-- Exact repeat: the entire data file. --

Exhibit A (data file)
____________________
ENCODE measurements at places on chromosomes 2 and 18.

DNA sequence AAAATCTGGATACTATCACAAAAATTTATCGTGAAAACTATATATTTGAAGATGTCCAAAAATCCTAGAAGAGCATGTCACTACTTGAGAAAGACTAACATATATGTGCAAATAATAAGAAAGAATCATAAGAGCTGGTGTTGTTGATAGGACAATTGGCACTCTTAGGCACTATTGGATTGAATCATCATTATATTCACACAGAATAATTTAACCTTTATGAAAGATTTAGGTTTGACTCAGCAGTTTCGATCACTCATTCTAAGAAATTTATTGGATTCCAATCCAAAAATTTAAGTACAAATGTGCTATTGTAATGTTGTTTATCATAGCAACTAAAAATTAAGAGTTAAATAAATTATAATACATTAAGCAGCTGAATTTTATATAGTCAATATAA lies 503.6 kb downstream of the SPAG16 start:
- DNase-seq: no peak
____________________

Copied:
ENCODE measurements at places on chromosomes 2 and 18.

DNA sequence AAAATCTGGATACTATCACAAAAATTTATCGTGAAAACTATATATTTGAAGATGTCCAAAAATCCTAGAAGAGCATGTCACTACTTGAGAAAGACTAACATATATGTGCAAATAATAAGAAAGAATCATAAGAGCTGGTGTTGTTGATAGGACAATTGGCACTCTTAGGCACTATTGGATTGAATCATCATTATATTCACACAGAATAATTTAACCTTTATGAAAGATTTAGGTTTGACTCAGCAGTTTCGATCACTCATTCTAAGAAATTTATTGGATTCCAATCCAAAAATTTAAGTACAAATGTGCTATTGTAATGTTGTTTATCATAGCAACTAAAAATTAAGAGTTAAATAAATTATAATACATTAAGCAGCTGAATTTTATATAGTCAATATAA lies 503.6 kb downstream of the SPAG16 start:
- DNase-seq: no peak